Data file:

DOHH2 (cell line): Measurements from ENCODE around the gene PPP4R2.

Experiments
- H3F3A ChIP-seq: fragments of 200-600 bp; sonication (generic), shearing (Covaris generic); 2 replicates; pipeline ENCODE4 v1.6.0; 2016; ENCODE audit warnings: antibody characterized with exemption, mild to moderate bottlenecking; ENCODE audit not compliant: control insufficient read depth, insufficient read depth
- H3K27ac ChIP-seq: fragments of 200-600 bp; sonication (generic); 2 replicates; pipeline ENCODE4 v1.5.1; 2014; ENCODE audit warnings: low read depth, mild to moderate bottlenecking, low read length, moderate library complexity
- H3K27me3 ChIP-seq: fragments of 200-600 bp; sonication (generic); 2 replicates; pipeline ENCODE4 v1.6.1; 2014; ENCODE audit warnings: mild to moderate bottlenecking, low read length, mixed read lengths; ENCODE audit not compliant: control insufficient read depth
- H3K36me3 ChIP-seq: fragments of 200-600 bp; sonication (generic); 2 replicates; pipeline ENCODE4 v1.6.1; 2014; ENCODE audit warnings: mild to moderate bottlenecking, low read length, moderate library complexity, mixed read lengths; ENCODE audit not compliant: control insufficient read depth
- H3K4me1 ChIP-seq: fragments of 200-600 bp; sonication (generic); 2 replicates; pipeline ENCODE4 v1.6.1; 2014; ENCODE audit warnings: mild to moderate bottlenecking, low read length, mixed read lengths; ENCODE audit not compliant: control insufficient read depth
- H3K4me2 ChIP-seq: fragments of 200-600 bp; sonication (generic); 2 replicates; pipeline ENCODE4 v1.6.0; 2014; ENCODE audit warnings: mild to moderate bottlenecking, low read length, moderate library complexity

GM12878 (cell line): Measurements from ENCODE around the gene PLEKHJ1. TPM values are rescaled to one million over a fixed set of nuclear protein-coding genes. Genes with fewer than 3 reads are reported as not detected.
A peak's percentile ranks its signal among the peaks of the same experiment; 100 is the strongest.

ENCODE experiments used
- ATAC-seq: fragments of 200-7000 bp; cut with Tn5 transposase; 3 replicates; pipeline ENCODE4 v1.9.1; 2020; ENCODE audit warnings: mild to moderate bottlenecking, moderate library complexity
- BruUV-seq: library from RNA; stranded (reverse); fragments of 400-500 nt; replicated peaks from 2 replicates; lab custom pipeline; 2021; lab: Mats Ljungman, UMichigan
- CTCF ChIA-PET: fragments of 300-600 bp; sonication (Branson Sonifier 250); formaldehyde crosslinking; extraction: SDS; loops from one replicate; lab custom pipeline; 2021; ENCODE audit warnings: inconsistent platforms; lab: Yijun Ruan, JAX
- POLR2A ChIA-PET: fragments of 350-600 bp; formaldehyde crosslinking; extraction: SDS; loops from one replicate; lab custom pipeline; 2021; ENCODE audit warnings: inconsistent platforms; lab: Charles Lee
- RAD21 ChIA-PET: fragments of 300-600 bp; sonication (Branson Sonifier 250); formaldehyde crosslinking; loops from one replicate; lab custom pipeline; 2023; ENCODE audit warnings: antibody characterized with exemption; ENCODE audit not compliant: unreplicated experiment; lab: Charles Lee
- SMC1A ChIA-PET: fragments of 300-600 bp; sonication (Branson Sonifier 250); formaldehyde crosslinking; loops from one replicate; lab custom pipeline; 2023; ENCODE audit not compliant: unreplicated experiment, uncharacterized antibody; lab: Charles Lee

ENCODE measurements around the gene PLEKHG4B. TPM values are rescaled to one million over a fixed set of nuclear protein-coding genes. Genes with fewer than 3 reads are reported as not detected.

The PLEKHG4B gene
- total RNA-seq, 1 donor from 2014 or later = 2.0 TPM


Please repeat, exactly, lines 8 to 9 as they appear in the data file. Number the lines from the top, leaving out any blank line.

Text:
- H3K4me2 ChIP-seq: fragments of 200-600 bp; sonication (generic); 2 replicates; pipeline ENCODE4 v1.6.0; 2014; ENCODE audit warnings: mild to moderate bottlenecking, low read length, moderate library complexity

GM12878 (cell line): Measurements from ENCODE around the gene PLEKHJ1. TPM values are rescaled to one million over a fixed set of nuclear protein-coding genes. Genes with fewer than 3 reads are reported as not detected.